The Mennonite Game

The generations gather at the family reunion

The generations gather at our family reunion

One of my favorite things about being born into a family with Amish-Mennonite roots is the deep appreciation of family history and belonging which you are given. As a young child with Anabaptist ancestors,  you quickly learn there are two things of great importance.

The family reunion

Aunts at the family reunion

Lesson one – your family genealogy. My father is a brilliant steward of our family’s history and stories. One year he purchased the most recent edition of something we call “The Fisher Book”. (A record with thousands of Amish-Mennonite relatives.) My little brother was so excited to find his name in the new printing of the “Fisher Book” that he circled the text in dark black ink – not something you typically do in a very expensive and significant ancestral document. I’m sure someday his descendants will enjoy seeing the mark he made on history!

Reminiscing at the family reunion

Reminiscing at the family reunion

After you gain a basic understanding of your family line, you learn a second critical skill – how to play the Mennonite game. This quote explains the activity nicely.

The goal of this game is to see how quickly two Mennonites, meeting each other for the first time can get to know each other’s family ancestry and establish how many of each other’s relatives they know. While some participants may play this game reluctantly due to peer pressure, others seem to play for the sheer fun and challenge of it. In any case participants likely believe that knowing something of another person’s familial ancestry helps to understand that person better. – Bruno Dyck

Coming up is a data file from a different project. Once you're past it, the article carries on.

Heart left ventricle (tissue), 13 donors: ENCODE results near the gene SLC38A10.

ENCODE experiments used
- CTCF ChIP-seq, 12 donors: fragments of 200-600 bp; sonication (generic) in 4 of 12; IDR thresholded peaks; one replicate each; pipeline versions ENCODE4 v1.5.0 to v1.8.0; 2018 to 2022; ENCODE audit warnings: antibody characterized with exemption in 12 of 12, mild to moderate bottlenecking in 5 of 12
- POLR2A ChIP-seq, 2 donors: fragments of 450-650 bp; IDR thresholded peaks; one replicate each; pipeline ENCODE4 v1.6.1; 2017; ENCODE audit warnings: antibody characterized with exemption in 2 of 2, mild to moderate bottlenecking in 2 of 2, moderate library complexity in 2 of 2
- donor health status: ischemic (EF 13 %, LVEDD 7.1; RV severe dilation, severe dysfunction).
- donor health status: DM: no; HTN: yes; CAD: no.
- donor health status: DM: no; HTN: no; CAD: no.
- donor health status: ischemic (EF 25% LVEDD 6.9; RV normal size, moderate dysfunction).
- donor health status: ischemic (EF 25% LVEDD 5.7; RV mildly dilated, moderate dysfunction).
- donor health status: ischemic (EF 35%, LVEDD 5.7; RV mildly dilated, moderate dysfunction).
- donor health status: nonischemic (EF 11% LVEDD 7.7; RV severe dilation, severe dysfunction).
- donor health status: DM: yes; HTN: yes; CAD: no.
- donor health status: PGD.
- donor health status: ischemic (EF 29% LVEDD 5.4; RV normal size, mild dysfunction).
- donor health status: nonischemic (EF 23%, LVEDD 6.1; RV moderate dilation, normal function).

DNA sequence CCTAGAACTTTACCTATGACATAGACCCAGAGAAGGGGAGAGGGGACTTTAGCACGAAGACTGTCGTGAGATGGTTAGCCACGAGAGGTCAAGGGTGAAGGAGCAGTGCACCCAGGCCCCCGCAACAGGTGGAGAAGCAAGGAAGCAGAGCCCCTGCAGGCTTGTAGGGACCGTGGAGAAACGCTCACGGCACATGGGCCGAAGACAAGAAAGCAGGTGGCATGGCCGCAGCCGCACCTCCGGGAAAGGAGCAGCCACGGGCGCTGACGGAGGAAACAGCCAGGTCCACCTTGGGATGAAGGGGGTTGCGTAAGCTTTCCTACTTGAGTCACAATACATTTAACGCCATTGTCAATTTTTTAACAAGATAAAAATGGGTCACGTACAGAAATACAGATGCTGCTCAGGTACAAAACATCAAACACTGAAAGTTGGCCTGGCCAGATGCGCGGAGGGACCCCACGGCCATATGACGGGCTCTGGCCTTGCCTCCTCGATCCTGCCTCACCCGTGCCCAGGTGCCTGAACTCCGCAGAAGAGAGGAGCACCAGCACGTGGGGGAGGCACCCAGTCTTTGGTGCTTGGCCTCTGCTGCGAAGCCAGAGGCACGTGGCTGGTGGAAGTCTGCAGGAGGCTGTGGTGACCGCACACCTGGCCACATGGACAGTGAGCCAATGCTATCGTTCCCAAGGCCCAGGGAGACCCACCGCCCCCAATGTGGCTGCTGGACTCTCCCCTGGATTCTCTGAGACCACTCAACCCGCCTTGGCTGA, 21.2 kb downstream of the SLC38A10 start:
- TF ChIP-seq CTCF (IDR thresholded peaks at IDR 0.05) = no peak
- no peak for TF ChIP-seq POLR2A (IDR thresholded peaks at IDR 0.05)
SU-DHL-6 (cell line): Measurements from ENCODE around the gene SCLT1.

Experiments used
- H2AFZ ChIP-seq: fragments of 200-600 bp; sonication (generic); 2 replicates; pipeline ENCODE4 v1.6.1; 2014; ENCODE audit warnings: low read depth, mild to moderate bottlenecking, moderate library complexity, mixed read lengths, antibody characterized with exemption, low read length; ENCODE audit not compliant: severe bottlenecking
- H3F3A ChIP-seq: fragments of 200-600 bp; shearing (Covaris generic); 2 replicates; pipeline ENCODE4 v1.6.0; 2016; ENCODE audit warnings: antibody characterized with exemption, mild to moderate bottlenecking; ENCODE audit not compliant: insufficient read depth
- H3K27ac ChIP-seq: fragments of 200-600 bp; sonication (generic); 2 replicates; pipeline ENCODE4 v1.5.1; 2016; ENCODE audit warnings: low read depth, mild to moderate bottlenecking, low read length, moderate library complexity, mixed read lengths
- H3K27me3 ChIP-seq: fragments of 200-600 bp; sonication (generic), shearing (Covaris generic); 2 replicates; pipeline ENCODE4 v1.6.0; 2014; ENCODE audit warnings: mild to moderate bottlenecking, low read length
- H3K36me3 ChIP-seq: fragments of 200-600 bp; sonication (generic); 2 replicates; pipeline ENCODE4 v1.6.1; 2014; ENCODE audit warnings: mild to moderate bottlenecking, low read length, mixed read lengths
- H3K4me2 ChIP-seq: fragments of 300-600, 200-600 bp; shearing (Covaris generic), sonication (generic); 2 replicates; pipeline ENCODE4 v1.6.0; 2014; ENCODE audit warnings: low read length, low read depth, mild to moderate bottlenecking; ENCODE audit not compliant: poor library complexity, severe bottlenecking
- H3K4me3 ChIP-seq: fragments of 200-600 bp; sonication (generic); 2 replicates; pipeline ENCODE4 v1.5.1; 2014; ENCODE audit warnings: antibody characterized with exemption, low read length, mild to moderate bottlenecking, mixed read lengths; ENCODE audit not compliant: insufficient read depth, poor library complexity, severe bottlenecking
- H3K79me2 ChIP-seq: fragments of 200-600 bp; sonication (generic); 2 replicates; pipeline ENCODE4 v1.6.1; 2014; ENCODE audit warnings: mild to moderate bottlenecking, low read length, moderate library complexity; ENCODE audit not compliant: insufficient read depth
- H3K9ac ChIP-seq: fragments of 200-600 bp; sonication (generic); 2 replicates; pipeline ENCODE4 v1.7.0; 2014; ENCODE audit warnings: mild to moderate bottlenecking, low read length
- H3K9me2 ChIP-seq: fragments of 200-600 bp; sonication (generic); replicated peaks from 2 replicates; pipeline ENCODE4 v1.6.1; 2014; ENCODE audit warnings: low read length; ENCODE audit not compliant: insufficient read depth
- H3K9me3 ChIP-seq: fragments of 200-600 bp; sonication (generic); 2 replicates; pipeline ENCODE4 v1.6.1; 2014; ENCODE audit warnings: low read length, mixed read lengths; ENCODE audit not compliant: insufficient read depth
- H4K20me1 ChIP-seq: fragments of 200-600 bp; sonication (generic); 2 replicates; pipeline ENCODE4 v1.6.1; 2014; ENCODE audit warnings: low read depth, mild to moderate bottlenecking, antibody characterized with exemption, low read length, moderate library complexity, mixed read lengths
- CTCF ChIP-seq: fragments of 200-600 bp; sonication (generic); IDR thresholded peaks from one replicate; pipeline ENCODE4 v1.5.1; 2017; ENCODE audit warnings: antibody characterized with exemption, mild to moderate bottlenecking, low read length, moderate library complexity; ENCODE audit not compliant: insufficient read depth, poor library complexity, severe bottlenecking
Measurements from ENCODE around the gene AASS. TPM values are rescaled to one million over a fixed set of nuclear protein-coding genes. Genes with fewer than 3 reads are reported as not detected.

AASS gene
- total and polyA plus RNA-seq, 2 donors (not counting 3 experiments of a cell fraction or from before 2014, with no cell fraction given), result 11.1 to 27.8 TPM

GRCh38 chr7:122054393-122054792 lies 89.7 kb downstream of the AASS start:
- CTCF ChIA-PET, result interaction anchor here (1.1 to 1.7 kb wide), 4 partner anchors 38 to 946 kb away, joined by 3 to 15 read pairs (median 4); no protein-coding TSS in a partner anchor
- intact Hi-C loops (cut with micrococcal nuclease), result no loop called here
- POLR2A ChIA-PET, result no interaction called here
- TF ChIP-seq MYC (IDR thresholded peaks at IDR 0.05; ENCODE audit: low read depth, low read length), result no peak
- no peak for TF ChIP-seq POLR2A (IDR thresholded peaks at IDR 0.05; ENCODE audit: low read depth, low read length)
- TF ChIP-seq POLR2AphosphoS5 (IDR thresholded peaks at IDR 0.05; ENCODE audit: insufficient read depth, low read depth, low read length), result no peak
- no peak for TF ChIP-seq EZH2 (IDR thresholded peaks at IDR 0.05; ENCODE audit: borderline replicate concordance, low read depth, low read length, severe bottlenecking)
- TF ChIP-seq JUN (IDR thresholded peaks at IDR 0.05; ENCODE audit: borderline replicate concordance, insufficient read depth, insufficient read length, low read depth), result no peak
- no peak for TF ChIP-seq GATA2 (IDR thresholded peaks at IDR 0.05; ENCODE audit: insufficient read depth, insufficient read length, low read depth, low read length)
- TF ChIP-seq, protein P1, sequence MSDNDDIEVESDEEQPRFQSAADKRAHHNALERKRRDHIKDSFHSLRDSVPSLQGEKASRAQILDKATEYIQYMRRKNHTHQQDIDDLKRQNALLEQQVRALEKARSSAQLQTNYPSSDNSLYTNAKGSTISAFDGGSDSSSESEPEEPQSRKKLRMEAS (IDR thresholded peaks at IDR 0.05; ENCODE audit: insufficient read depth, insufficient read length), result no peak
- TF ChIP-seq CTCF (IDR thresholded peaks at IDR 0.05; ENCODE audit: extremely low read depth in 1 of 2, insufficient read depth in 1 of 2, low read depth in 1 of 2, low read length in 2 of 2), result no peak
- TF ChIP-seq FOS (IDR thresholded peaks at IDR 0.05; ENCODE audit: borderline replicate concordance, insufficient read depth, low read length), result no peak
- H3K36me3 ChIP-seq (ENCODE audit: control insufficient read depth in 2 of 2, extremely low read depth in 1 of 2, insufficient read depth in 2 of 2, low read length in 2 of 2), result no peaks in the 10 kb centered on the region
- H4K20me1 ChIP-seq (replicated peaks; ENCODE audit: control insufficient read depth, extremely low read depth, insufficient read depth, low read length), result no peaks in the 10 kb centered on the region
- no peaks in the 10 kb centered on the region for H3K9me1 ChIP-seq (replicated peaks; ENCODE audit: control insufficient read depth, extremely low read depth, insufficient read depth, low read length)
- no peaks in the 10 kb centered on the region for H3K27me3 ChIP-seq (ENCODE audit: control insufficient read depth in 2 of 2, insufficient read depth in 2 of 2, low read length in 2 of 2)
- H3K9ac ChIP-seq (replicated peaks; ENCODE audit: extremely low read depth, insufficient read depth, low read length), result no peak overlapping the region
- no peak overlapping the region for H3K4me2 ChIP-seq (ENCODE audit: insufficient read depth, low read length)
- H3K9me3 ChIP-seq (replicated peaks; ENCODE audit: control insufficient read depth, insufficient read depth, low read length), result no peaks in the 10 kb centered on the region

Game time at the family reunion

Game time at the family reunion

When two people of Amish-Mennonite descent meet, this phenomenon never fails to surface. I don’t often have the opportunity to play it as I’ve lived in Texas (which is well outside of “Amish country”) for most of my life. But I love brushing up on my skills any time I’m around someone who may be related to me.

I’m closing this post with a video that sums up the Mennonite game perfectly. It may not be particularly interesting if you have no experience with Amish or Mennonite culture. But if in fact you do know about this “game”, I can assure you that you’ll be laughing in a matter of seconds.

Click here to read more posts related to lessons I’ve learned from my Amish family, in my #write31days project.

Links:

Playing The Mennonite Game 

Exploring Congregational Clans by Bruno Dyck